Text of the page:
Earlier today we’ve published the first IntelliJ IDEA 2016.3 RC. Now it is a good timing to give you an update on what’s been improved in this release with regard to supported frameworks, application servers and clouds.
- Performance. Better performance of handling large projects with numerous beans, regardless of the way they’re configured–via XML descriptors or annotations.
- Meta annotations. Annotations based on @Autowired and @RequestMapping (including user-based and the built-in annotations such as @GetMapping and @PostMapping) are now supported and correctly resolved.
- Properties. If any of your meta annotations accepts a property placeholder in its constructor, you can now inject the property placeholders language there to get coding assistance for its values: highlighting, completion, navigation, and validation. Also, support for @PropertySources annotation has been added.
- Spring Boot. The layout of the Spring Initializr (Project Wizard) has been reworked to fit more items, provide search and additional information.
- Grails view. It’s back for Grails 3.x. Now instead of a tool window, it’s a tab inside the Project tool window. Artifacts are grouped by their type and reside outside of the sources folder. Items under the Plugins node (always the last in the list) navigate to the corresponding GrailsPlugin class.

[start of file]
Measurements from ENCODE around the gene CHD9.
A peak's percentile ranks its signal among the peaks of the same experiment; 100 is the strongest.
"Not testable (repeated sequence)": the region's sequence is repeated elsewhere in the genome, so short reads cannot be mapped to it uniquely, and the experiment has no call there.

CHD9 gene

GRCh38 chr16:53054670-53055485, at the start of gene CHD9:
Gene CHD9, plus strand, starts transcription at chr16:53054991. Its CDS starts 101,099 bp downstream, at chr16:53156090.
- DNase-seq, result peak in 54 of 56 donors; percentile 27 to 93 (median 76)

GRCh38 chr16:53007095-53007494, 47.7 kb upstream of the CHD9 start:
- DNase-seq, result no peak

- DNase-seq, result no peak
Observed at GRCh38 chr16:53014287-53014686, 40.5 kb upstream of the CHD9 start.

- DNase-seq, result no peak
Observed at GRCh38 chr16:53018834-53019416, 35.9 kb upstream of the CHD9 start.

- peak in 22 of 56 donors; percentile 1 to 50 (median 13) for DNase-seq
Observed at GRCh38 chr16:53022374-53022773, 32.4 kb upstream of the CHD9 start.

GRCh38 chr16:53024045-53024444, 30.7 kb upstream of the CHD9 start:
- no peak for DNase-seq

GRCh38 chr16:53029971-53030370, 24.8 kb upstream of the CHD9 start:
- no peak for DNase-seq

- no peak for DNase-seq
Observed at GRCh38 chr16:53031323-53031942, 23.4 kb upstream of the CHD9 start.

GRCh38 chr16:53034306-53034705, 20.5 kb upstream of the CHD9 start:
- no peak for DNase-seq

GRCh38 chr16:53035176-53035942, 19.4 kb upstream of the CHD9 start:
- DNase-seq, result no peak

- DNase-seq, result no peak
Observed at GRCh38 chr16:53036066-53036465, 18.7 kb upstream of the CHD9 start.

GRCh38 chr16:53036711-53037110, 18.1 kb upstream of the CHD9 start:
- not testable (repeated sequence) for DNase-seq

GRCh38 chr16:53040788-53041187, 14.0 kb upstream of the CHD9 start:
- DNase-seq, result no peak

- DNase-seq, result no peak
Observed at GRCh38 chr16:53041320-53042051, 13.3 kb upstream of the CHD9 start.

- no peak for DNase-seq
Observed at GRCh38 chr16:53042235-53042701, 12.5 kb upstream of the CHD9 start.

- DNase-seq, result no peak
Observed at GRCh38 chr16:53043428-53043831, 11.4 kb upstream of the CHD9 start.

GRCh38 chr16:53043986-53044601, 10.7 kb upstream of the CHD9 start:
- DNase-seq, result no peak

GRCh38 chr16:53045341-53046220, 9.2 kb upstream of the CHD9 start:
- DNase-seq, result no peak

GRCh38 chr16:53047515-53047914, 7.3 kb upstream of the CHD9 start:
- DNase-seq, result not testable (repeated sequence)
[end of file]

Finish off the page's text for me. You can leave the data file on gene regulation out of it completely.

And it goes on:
- Hibernate. Support for queries has been updated according to the changes introduced with Hibernate 5.2.
- Spring. In Spring Boot projects the Console now doesn’t require perstistence.xml in the JPA facet. Also, the IDE now respect the naming strategies provided with Spring configuration files.
- The support for Thymeleaf 3 has been further improved and now is more complete.
- Google Cloud Tools. Google has introduced their own IDE plugin for deploying to Google App Engine. Eventually this plugin will replace the Google App Engine plugin provided with us.
- OpenShift Origin (V3). The updated integration lets create OpenShift 3 applications and manage their resources such as projects, services and pods.
- TomEE 7. The support for TomEE has been updated to its major version.
- Liberty. Loose applications are now supported and can be run from the IDE. To run a loose application, open the Deployment tab of your WebSphere Run configuration and select the loose application XML file–instead of an artifact.
Stay tuned to our blog for more details on these and other new features coming in the update. Meanwhile, make also sure to check out the public preview (along with the list of new features), or download the RC build.